Concrete is the most widely used building material in the world, and it plays a very important role in building modern infrastructures that stand the test of time. With the ever-increasing demand for higher performance, resilient, sustainable, and smart infrastructures, various advanced concrete technologies have been invented, researched, and implemented at a structural scale.

High performance and smart concrete materials have been designed to possess superior mechanical and functional performance, such as ultrahigh compressive strength [1, 2], high tensile strength and ductility [35], high durability [6, 7], self-consolidation [8], light weight [9, 10], impact tolerance [11], fire resistance [1214], self-healing [15, 16], self-sensing [17, 18], self-cleaning capacities [19], sustainability [20], and/or 3D printability [21, 22]. Research on the application of these structures at structural and infrastructural scale and its performance has been carried out to fully demonstrate the benefits of these advanced concrete technologies.

This special issue provides a collection of research contributions related to advanced concrete technologies and their structural use in civil engineering applications. In this special issue, 19 articles of the 30 submitted manuscripts have been selected and published, among which 6 articles are related to the studies at material scale level and 13 articles mainly focus on the concrete structural performance.

The paper titled with “Flexural Performance of Emulsified-Asphalt-Modified ECC for Expansion Joint Use” is authored by Q. Mao et al. [23]. Based on the application field of transition zone on bridges, they introduced the emulsified asphalt to modify the current engineered cementitious composites (ECC). It features the increased flexural deformability and reduced modulus upon the addition of emulsified asphalt, which is likely to reduce the impact load on the transition zone caused by vehicle bumping and prolong the service life of the whole bridge expansion joint structure.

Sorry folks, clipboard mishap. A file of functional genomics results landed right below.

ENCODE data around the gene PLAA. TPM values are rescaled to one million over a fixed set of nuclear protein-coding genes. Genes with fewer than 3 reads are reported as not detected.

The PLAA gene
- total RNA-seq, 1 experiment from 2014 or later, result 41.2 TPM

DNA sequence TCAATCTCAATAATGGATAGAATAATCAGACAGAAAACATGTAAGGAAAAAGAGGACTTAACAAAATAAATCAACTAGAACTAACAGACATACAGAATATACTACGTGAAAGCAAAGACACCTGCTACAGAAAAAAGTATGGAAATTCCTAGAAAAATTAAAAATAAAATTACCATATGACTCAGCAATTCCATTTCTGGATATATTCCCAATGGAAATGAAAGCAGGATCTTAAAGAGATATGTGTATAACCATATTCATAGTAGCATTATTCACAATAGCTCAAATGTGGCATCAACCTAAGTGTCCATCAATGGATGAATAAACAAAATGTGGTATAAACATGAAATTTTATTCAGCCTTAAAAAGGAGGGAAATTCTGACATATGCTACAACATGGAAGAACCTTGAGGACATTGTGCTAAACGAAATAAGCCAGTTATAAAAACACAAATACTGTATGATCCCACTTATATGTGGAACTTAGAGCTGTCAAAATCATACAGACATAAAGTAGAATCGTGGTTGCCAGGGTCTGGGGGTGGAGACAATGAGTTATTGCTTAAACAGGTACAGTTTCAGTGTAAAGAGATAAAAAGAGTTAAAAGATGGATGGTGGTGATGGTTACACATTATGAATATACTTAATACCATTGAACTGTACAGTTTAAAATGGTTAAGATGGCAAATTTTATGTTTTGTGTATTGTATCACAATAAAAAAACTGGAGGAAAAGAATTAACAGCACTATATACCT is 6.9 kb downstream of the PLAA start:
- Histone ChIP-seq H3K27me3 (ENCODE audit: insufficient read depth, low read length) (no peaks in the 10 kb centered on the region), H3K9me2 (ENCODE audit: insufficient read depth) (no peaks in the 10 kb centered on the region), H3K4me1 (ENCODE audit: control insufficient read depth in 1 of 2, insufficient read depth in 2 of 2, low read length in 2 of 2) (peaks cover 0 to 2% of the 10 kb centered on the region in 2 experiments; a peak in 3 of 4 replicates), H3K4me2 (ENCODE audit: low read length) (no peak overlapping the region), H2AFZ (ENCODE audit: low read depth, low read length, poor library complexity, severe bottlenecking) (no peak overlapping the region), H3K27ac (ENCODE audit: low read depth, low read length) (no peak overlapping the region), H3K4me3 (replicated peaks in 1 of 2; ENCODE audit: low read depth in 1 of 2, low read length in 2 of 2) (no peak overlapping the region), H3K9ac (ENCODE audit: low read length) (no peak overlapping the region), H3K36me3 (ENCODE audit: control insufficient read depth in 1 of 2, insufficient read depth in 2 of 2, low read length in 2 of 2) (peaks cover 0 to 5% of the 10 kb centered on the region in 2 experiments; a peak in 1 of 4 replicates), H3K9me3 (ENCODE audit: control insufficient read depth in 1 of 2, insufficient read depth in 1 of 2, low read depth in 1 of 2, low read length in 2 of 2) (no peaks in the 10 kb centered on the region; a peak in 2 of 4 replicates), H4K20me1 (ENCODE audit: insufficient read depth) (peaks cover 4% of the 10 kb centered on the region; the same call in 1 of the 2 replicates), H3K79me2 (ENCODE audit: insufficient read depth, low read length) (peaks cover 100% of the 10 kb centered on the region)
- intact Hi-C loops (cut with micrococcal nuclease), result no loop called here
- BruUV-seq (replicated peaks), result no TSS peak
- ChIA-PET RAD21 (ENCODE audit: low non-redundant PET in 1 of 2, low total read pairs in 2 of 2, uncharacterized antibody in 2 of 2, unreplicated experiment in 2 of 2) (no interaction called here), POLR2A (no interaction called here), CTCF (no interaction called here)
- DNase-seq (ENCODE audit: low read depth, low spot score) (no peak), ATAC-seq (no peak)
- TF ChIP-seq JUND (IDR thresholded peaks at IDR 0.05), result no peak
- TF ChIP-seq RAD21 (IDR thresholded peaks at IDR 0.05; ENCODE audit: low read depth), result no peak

A paper by S. Q. Zhang et al. [24] discussed the calculation method of internal curing water amount for the concrete with addition of super absorbent polymer (SAP). The method is derived from Powers’ model for the phase distribution of a hydrating cement paste. The results show that, for the mix designs with fly ash, the entrainment of internal curing water and the dosage of SAP calculated by the method proposed in this paper decreased by 26.6%, compared with the one proposed previously; nevertheless, the compressive strength of concrete increased by 10.8% at 56 days accompanied with a similar autogenously shrinkage.

X. Peng et al. [25] studied the size effects on compressive and tensile strengths of recycled aggregate concrete. According to experimental results, both compressive and tensile strengths of recycled concrete have obvious size effects as the strength value decreases gradually with increased specimen size. They also proposed a standard neutrosophic number for modifying the size effect law on compressive and tensile strengths, which showed that the size effect law based on the neutrosophic number is more realistic than the existing size effect law.

To solve rebar corrosion in existing concrete structures, B. Yi et al. [26] conducted research on inhibiting performance of compound corrosion inhibitors based on nitrite; the results showed that the addition of phosphate can improve the macrocell corrosion caused by the low dosage or uneven distribution of nitrite, whereas nitrite has a better inhibitory effect than phosphate; additionally, brushing, perfusion, and composite repair can all play a good role in inhibiting corrosion, of which composite repair is the best.